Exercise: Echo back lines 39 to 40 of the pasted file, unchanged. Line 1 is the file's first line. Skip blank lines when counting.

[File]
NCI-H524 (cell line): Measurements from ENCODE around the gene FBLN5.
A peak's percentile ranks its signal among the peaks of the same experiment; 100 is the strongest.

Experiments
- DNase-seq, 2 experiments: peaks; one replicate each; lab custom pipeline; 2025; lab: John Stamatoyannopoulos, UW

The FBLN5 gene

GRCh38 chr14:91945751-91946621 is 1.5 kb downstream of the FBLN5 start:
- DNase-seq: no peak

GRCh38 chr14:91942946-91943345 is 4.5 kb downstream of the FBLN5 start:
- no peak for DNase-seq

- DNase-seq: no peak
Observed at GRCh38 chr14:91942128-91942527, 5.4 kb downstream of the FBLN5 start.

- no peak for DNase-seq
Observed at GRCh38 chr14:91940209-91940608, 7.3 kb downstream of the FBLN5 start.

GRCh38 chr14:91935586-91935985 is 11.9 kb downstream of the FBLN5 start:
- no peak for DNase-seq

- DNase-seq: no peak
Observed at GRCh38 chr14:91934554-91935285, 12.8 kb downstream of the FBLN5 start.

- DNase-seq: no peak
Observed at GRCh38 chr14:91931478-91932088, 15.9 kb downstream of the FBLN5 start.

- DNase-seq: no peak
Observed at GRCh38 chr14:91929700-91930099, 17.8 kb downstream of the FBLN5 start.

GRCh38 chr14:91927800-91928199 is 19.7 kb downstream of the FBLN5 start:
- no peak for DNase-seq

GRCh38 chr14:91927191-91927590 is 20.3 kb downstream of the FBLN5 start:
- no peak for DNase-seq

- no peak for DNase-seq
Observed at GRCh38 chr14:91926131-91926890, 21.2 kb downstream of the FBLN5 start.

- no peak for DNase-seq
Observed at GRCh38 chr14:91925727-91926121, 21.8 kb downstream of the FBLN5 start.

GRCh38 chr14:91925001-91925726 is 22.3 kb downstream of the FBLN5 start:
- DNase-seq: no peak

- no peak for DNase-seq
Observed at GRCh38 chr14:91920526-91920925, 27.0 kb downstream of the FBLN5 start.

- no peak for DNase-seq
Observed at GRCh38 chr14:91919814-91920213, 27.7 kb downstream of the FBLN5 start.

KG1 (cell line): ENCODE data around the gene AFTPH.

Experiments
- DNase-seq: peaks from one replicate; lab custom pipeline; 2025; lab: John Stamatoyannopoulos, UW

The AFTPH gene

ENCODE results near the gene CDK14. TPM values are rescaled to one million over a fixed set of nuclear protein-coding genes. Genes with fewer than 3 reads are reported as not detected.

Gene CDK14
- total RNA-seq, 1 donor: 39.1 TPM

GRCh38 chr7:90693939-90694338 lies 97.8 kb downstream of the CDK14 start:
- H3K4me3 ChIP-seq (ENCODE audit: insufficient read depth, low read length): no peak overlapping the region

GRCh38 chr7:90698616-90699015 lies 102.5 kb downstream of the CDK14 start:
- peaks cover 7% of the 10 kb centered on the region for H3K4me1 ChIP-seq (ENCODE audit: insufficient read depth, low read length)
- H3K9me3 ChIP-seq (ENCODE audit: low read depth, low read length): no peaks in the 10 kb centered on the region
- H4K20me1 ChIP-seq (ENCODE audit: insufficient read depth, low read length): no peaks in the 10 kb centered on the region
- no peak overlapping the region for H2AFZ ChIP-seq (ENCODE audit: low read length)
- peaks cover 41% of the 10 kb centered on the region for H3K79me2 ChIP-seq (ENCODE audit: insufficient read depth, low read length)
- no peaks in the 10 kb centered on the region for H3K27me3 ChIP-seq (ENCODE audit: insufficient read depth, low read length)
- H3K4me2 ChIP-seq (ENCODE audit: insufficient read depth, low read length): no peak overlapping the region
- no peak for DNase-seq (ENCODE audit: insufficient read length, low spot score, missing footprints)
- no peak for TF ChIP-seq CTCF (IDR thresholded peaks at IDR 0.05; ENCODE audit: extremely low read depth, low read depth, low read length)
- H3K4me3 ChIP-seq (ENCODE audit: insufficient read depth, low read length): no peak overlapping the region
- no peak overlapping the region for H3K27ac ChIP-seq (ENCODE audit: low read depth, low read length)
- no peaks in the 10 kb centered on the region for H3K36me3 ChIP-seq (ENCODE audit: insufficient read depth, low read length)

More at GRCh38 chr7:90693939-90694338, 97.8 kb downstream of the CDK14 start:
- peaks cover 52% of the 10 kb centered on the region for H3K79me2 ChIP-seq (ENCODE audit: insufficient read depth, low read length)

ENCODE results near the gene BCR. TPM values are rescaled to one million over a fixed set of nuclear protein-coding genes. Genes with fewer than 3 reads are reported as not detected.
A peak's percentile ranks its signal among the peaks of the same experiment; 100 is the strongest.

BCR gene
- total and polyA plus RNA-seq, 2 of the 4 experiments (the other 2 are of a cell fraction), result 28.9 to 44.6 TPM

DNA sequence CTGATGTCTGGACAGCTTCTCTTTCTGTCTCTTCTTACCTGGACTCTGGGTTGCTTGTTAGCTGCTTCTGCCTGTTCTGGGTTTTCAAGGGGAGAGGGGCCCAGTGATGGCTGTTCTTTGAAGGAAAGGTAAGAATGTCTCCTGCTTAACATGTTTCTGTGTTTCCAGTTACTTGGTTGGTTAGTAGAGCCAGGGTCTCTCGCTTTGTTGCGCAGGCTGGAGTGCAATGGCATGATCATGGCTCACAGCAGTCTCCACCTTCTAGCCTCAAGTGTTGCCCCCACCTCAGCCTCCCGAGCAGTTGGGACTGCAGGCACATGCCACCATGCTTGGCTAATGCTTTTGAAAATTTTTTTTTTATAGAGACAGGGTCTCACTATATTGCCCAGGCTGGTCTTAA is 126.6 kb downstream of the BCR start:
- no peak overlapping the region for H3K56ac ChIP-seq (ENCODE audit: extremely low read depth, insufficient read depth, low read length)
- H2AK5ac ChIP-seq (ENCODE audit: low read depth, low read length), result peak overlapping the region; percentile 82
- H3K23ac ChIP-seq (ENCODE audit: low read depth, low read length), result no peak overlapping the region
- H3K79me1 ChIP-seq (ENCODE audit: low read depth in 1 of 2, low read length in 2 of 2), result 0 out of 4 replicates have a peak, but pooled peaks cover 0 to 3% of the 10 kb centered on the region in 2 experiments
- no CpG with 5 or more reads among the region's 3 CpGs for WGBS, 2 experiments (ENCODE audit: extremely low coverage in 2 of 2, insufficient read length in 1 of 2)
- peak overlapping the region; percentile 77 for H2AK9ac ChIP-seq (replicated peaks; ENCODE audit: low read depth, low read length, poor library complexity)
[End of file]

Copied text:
The AFTPH gene

ENCODE results near the gene CDK14. TPM values are rescaled to one million over a fixed set of nuclear protein-coding genes. Genes with fewer than 3 reads are reported as not detected.